“This victory belongs to you,” she told a raucous and jam-packed crowd at her headquarters in Boston. “You did this for every family that has been squeezed and hammered. We are going to fight for a level playing field and we are going to put people back to work. To all the small-business owners who are tired of a system rigged against them, we’re going to hold the big guys accountable.”
“I will always carry your stories in my heart,” Warren said. “I will be your champion.”
Just moments earlier, Brown, a pickup truck-driving Republican who stunned the political establishment by winning a special election after Kennedy’s death, conceded the race to Warren.
“You know what the most difficult part is?” Brown, who won over voters in this bluest of blue states with his considerable regular-guy charm, asked supporters Tuesday night. “I now have to be breaking the news to my truck that I’ll be taking it home.”
Progressives cast the victory as a “historic moment” for working families, saying Warren would “shake up the corridors of power from Washington to Wall Street.” Sen. John F. Kerry (D-Mass.) said it was not only “a big night for Massachusetts but an enormous night for our country.”
In the end, it was a contest that cost more than $70 million, one of the most expensive Senate race in the country and among the most closely watched, with Democrats needing a Warren victory to help them retain their majority in the chamber. Money poured into Warren’s campaign coffers from around the country — more than $38 million in all — funding a steady stream of ads but, more importantly, a formidable ground operation that eventually drew strong union support and deployed tens of thousands of volunteers to doors and phones across the state.
Democrats, who have a 3-to-1 advantage over Republicans here, were determined not to repeat 2010.
A key to Warren’s victory may have been an assist from Gov. Deval Patrick (D), who helped mobilize the state’s famous Democratic machine on her behalf. Critical support also came from AFL-CIO President Richard Trumka, who told members of the labor confederaiton only weeks ago that “it’s crazy not to vote for her because she’s a woman, or because she’s a college professor, or for any other superficial reason.”
Warren ran as an unapologetic progressive, pledging to stand up for working families against Wall Street greed and saying she would not shy away from raising taxes or cutting the military budget to pay for priorities such as education. Warren also made a direct appeal to women, pledging to support equal pay for equal work and to safeguard abortion rights.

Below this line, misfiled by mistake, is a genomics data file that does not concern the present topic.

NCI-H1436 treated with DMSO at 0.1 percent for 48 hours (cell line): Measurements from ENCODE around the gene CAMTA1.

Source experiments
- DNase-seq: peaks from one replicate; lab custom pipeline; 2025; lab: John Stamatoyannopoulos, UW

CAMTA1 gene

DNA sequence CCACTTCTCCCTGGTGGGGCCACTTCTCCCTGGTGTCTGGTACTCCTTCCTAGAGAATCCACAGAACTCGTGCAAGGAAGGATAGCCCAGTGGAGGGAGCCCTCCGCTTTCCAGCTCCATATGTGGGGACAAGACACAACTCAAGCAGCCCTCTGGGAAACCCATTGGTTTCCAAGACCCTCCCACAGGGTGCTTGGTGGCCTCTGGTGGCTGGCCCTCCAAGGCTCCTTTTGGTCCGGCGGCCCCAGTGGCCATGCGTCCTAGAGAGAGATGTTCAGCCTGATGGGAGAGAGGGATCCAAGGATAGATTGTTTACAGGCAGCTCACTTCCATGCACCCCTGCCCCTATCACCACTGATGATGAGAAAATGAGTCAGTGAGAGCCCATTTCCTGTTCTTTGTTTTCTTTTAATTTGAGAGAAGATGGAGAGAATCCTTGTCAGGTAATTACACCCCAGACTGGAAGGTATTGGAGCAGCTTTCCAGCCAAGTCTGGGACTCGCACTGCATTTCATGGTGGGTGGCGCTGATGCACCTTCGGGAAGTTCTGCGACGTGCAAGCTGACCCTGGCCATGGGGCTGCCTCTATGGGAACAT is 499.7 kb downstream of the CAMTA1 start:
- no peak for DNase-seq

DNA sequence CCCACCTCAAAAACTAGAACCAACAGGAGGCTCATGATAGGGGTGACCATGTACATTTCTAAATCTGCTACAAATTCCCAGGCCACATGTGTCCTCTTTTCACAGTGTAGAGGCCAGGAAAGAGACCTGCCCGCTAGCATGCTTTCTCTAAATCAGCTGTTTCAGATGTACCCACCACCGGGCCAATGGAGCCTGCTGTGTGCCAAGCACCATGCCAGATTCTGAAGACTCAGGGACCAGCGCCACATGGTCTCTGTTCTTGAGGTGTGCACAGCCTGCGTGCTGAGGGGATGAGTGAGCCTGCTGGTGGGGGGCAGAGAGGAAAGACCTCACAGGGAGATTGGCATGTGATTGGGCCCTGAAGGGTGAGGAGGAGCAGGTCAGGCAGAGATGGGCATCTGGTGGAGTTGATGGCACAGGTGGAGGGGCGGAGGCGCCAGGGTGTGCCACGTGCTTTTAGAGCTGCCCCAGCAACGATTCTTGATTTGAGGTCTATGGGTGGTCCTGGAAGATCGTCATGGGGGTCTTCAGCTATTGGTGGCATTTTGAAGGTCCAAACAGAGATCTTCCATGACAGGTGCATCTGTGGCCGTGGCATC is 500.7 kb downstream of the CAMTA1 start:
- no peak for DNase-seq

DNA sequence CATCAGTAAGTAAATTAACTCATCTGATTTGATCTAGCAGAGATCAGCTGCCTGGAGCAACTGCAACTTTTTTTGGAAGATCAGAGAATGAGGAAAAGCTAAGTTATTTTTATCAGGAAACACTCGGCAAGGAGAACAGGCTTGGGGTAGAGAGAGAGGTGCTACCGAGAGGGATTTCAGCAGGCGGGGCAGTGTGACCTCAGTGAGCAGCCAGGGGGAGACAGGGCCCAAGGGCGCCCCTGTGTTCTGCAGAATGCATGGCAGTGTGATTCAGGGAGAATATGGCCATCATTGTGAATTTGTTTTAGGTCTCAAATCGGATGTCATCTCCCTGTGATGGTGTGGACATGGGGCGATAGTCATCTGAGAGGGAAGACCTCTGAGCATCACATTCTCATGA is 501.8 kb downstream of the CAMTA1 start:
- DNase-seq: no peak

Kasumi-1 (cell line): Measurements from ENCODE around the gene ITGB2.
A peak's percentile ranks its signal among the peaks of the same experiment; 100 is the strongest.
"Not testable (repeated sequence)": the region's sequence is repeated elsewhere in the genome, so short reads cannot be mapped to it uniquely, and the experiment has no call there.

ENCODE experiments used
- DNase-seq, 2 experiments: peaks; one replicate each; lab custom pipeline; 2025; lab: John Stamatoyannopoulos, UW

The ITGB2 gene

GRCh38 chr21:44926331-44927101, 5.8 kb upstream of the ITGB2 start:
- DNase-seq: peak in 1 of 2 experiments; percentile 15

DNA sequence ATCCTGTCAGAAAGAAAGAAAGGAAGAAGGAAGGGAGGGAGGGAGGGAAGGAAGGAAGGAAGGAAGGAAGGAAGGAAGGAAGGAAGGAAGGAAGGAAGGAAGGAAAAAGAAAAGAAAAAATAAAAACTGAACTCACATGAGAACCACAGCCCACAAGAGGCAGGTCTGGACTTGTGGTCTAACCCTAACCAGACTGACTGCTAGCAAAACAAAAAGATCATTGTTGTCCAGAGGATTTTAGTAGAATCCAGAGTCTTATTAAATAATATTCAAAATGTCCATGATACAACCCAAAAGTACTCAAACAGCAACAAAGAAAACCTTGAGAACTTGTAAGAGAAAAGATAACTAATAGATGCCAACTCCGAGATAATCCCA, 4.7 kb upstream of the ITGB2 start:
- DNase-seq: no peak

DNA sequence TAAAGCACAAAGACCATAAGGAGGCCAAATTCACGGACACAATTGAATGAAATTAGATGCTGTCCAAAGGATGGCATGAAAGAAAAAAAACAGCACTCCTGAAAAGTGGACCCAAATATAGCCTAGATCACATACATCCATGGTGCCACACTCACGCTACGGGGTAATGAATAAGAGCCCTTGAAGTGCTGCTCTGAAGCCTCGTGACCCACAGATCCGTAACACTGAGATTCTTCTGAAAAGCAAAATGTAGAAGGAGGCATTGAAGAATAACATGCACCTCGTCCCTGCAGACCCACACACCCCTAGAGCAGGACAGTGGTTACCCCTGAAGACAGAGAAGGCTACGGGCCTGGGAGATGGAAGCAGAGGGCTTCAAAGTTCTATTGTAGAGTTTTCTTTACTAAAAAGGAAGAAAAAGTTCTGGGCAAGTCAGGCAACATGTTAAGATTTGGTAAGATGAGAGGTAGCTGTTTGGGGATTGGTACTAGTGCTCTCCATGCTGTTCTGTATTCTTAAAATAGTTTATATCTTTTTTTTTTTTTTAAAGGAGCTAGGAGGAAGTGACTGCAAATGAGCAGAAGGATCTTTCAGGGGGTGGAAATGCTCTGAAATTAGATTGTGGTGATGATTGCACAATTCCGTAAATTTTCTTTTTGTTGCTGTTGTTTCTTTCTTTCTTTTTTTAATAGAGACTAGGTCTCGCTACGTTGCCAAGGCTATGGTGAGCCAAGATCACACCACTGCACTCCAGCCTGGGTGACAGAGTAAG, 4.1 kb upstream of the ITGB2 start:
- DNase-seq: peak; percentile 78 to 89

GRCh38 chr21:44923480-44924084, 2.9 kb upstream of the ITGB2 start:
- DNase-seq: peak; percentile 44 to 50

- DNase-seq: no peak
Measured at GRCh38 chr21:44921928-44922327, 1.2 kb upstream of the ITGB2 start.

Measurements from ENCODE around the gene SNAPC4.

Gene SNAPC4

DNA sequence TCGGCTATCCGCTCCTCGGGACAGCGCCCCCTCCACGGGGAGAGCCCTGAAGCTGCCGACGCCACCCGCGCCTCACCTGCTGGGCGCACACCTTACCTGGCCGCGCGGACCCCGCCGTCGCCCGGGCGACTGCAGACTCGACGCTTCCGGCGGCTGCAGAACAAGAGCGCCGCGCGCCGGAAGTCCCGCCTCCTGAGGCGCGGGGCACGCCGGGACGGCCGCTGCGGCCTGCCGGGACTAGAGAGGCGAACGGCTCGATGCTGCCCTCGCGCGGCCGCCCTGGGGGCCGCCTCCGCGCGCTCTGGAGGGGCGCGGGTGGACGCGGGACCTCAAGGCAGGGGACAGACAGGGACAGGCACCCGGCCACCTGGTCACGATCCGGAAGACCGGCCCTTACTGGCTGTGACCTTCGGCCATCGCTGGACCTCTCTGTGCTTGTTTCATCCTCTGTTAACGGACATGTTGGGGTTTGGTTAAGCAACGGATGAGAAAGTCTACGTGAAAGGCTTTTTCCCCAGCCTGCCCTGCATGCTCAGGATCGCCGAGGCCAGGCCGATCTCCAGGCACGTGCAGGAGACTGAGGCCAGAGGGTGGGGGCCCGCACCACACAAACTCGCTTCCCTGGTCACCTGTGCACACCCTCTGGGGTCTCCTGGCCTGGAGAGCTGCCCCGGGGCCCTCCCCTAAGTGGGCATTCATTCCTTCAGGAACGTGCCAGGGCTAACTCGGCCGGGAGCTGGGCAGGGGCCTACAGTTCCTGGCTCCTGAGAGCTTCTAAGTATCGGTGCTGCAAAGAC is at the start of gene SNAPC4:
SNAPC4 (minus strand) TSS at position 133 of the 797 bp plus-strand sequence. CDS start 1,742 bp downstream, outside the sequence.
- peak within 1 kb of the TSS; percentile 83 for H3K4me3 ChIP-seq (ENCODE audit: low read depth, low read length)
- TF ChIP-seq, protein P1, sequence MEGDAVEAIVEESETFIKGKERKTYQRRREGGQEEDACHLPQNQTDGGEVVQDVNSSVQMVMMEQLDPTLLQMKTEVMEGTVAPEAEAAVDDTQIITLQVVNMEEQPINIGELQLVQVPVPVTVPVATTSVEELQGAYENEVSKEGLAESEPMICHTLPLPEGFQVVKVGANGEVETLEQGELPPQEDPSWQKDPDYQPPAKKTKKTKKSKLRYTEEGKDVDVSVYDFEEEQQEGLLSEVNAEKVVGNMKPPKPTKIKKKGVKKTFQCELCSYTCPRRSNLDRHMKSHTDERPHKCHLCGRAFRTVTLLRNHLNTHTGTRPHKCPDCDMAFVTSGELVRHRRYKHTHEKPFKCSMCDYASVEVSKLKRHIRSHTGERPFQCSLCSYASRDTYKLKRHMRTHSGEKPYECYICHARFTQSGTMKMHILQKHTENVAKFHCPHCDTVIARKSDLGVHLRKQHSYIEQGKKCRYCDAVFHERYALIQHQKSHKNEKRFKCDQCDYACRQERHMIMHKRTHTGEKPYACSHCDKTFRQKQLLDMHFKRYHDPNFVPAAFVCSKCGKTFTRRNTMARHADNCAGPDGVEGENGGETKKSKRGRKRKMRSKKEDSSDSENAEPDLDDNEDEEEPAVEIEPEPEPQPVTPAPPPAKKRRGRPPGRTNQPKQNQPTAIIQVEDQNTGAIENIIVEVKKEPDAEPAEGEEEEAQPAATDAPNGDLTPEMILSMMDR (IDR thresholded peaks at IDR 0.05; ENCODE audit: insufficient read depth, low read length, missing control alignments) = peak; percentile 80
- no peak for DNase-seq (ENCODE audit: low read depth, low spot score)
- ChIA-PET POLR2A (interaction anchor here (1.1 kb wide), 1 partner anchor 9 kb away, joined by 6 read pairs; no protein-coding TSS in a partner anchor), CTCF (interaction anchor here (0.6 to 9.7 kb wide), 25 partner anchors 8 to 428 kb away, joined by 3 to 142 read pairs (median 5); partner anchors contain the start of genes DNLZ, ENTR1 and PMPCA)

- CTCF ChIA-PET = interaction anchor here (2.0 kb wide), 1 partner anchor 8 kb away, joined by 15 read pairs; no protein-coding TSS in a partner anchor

Brown, a lawyer, former state senator and former Jordache jeans model, ran under the slogan “people over party,” casting himself as a moderate Republican willing to work with Democrats to end partisan gridlock in Washington. In his short time in the Senate, Brown won praise from Democrats including Rep. Barney Frank and the Rev. Jesse L. Jackson for bucking the GOP leadership, for instance in supporting a repeal of the military’s “don’t ask, don’t tell” policy and President Obama’s Wall Street reform bill.
Though the race won rare praise for its relative civility and focus on policy, it degenerated in recent weeks into a more typical slugfest.
Brown cast Warren as a fake liberal with a fat Harvard salary and called her a lawyer who had stuck up for insurance companies against regular people. He also revived the “Fauxcahontas” scandal, based on an unproven claim by Warren, the daughter of a janitor and originally from Oklahoma, that she has Native American heritage.
For her part, Warren cast Brown as a fake independent, highlighting his votes against higher taxes on millionaires and in favor of oil subsidies.
In the end, it was Warren’s arguments that won out on a bright and chilly election day of long lines that snaked across school gyms and community centers.
“I just think she is super-bright and I just totally buy into her message of wanting to work for the little people and make sure working families get a fair shake,” said Emily Kathan, 41, a graphic designer waiting in line for nearly an hour in Somerville, just outside Boston. “For me it’s very important to have a voice like hers standing up for women, and her record of standing up to Wall Street is fabulous.”
Warren seemed to do especially well among women.
“I just like her policies, and in fact I want more women in the Senate,” said Lorraine Palmer, 71, standing outside a community center in the town of Braintree, about 10 miles outside Boston. “It’s a man’s world. I don’t care what anyone says, it is. And I think we need a woman to stand up for us, to stand against the fact that all these men want to decide what to do with our bodies.”